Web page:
Seasonal vs. Evergreen Content: What’s Best For Your Website?
When you create content for your responsive website, you want it to go viral and maintain some relevance for a period of time — that’s one method of approach for content creation.
There’s also the argument that audiences may be more interested in more topical material, meaning content that’s relevant now, as opposed to some recycled, general, or abstract type of writing that may attract a significant number of readers to your blog over a long period of time.
For the sake of staying competitive and producing effective content, though, which of these avenues do you think fits well into your overall digital marketing campaign?
The following is a description of Seasonal vs. Evergreen Content, and the impact each of these methods has on today’s audience when attempting to create a sustainable platform to engage potential consumers.
Let us examine the distinct features of these two forms of content.
The case for seasonal content
Seasonal content can easily lead to a spike in traffic and it has a higher chance of going viral. However, it also tends to burn out faster since the subject matter is solely focused on current events.
This type of content has a few key advantages. For instance:
It presents less competition. One can argue that topical content is far easier to create and hypothetically holds more value to your audience.
As a matter of fact, the majority of businesses today opt for an evergreen-only strategy, which leaves seasonal content creators a larger creative field and significant leeway when coming up with specific angles for presenting topics.
News-based content and fads get more attention. It might be difficult to show exactly how news and trends gain prominence over evergreen content but there’s proof that audiences respond more eagerly to fresh information than they do to a topic they’ve seen countless times on other media and web platforms. This element of freshness and relevance makes seasonal content more valuable upon publication.
When your brand is associated with trendy, up-to-date content, it presents you as an informed authority on select topics.
For instance, blogging about fedoras and other sunhats during summer, or roof gutter clogging during fall or the wet seasons can set you apart as an authority since most of your content is believed to be applicable now. The same applies for industry news and trends on food, fashion, travel, entertainment, etc.
The case for evergreen content
It should be noted that in terms of per-piece value, evergreen content proves superior.
Consider a written piece that earns $1 per week, every year for the foreseeable future.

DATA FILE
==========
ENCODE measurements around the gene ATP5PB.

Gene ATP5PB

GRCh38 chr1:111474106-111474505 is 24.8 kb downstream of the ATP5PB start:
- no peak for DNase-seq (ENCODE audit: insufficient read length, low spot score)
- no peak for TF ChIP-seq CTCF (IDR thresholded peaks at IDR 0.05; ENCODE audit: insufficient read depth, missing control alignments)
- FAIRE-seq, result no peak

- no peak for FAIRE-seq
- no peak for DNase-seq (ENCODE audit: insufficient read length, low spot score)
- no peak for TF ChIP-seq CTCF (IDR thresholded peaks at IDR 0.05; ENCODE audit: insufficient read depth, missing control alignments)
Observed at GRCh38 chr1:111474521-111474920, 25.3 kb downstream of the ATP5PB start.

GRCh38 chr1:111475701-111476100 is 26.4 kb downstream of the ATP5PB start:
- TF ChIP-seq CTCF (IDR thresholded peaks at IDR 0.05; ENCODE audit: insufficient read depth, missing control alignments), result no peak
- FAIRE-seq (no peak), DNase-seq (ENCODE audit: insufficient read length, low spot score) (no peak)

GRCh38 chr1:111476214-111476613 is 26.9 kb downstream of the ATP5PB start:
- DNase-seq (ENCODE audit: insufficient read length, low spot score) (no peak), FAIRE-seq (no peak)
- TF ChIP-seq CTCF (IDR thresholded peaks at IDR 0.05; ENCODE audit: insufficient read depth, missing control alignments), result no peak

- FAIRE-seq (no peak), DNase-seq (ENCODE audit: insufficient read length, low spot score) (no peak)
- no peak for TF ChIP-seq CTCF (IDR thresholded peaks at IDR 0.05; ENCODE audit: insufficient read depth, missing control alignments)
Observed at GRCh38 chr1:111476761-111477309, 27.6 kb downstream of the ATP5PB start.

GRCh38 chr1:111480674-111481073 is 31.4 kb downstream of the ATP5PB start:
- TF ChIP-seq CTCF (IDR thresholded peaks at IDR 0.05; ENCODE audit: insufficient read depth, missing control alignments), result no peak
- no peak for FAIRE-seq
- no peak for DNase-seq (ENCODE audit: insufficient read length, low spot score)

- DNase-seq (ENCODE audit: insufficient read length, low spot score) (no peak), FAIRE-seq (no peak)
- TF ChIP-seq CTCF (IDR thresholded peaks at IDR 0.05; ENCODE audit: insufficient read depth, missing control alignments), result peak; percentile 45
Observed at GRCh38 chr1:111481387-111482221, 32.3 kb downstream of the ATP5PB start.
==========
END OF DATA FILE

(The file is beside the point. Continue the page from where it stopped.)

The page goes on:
This same article earns a minimum of $52 a year with no cap to its growth, which potentially gives it more financial value provided all elements of good writing are employed.
Compare that with a rotating topical news article that only earns about $15 a year and has a hard limit: one of these is objectively superior in terms of earnings.
Evergreen content remains relevant to different audiences throughout its lifespan. Consider an article that describes how to wear a tie, or write a business resume; these would be applicable to people of different backgrounds, age groups, etc., and it wouldn’t require any element of trend or freshness.
From a production standpoint, evergreen content doesn’t present too many challenges or require sharp creativity. Much of the information is already available online, so the challenge may lie in presenting an old topic in ways that people will find useful and applicable.
So which is better?
A hybrid approach to content creation
Both of these methods have inherent merits and demerits and sticking to one single method can prove to be restrictive in the long run.
Some marketers prefer to use a model that takes advantage of both forms of content as an effort to reach different audiences.
The trick lies in finding a balance between these two models.
For instance, you may choose to dedicate about 70% of your content to seasonal topics and still create a few useful evergreen articles and related content that delves into some of the more common issues affecting a wider audience.
This is only a rudimentary example. How you choose to split the content depends entirely on the nature of your brand and the type of audience targeted in your marketing campaign.
Refer to your audience preferences and pay attention to how they respond to specific topics; that will guide you in creating an editorial plan that incorporates both elements of content to support your campaign and bring traffic to your responsive website.
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Originally published at www.bookmark.com on October 25, 2016.